Since the launch of Modern Apprenticeships in 1994 there has been a welcome (and very necessary) cross-party support for the renaissance and expansion of apprenticeships. But this progress is now in danger of going into reverse.
Antiquated eighteenth-century thinking frames new policy that is being rolled out under the guise of ‘quality’. Worse still, the the opportunity to develop the centrality of Learning at Work for all, is slipping through our fingers. This sad state of affairs is to the detriment of workers, employers and the economy as a whole.
People learn more work skills at work than anywhere else. This is often supported by theoretical input from schools, further education colleges and higher education institutions. Traditional apprenticeships used to harness this fact, using the handed-down skills of older, skilled workers to train (mostly male) youngsters in engineering, construction and manufacturing. But there was a catch: if you missed out between 14 and 17 you missed out!
The re-launch of Modern Apprenticeships in 1994 not only brought the increasingly important service sectors on board, often with a majority female workforce, but it demanded employer-designed ‘frameworks’ that focused on the achievement of competence (unrecognised and opposed by many educationalists) and banished ‘time serving’.
This meant that you were able to complete a recognised apprenticeship as soon as you were competent and could demonstrate that competence to employer and independent assessor alike. It also allowed older learners, who had previously missed out to develop their latent talent and start to plug the skills gaps and shortages the country was beginning to correctly worry about.
This new flexible approach – which the Germans incidentally are latching onto – offered a second chance to a couple of generations of unskilled and semi-skilled adults (numbered in millions). It would do this by recognising how far away, or how close, adults were from a fully skilled level, as defined by the employer defined apprenticeship frameworks. Secondly it would move them from – at best – informal Work Based Learning and top up their competences to full apprenticeship level. Thirdly, and best of all, it opened up the chance for those with further potential to move into a higher level programme, be that to level two, level three, or level four and higher.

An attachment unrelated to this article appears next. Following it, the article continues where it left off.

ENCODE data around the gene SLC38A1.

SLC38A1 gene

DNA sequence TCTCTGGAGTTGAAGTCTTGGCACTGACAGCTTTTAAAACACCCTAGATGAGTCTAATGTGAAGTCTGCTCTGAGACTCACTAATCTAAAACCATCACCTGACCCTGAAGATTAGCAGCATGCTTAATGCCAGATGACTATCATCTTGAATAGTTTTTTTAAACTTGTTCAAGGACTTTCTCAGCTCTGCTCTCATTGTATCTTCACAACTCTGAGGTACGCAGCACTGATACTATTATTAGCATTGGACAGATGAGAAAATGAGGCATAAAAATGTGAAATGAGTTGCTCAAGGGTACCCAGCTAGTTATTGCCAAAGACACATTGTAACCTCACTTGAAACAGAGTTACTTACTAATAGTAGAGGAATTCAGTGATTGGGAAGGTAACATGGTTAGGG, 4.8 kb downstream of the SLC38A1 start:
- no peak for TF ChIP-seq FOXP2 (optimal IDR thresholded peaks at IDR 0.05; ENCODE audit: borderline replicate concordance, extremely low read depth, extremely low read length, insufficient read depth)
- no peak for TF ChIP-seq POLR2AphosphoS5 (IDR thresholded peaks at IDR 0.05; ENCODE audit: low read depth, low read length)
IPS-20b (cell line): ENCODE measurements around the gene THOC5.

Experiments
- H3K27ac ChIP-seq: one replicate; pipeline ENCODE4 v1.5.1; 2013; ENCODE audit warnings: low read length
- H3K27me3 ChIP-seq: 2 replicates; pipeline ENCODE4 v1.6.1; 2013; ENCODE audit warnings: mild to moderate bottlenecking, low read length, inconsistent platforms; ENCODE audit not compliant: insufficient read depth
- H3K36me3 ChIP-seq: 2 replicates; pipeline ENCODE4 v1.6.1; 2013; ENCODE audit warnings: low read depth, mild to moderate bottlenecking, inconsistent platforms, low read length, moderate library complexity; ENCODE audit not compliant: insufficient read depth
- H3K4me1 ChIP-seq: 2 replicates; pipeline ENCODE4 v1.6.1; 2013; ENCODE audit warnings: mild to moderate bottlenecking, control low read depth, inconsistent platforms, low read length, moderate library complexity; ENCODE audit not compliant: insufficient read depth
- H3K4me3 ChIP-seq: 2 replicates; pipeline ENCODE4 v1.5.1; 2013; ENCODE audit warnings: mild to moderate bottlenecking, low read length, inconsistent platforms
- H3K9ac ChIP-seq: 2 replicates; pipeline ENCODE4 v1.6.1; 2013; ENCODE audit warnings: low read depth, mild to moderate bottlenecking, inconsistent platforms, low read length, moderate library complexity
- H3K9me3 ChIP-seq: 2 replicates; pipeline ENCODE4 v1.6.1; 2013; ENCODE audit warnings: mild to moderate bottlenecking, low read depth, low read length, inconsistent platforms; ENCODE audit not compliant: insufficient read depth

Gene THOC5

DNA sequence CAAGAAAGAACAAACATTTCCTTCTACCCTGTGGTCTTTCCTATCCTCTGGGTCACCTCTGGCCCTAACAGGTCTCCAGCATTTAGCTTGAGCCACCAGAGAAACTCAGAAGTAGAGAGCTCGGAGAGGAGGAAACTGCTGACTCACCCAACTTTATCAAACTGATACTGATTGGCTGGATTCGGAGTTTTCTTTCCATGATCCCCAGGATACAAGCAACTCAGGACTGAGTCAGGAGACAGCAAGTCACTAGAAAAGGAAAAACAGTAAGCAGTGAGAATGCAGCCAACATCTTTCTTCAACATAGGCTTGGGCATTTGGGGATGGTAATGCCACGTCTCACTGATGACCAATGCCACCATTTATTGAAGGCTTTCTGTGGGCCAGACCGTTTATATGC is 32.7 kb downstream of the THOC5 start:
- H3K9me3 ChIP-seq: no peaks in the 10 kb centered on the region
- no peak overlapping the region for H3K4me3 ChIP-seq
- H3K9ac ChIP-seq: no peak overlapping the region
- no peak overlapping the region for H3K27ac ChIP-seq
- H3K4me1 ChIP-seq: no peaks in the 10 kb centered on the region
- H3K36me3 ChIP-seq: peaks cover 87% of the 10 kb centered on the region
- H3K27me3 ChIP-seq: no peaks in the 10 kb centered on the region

In essence, it enabled everyone to work towards achieving a fully-recognised apprenticeship, and to move up a level as soon as they could prove their competence.
But we now have all the political parties running scared because of a few isolated incidents over the past few years concerning short-course apprenticeships that are wrecking the apprenticeship ‘brand’. These are, for the most now part, resolved. The short sighted are arguing that apprenticeships are only for 16-18 year-olds, must last for pre-set minimum periods disregarding the capability of many to move more quickly, (or take longer if needed), and leaving adults to the well-intentioned whims of informal WBL. Back to the 18th Century!
Let us please move away from short term thinking and take a strategic look at the country’s skill needs – focusing on people of all ages. Youth employment is not the same issue as providing effective apprenticeships, though they are of course linked.
To get it right, Labour must explore everyone’s latent, actual and potential skills. This will unquestionably also have a very positive impact on youth unemployment. Britain would then also have a flexible all-age, all sector, employer designed and owned, competence-based system. We would ’learn at work’ throughout our lives, making even the Germans envious.
Graham Hoyle OBE is retired chief executive of the Association of Learning Providers.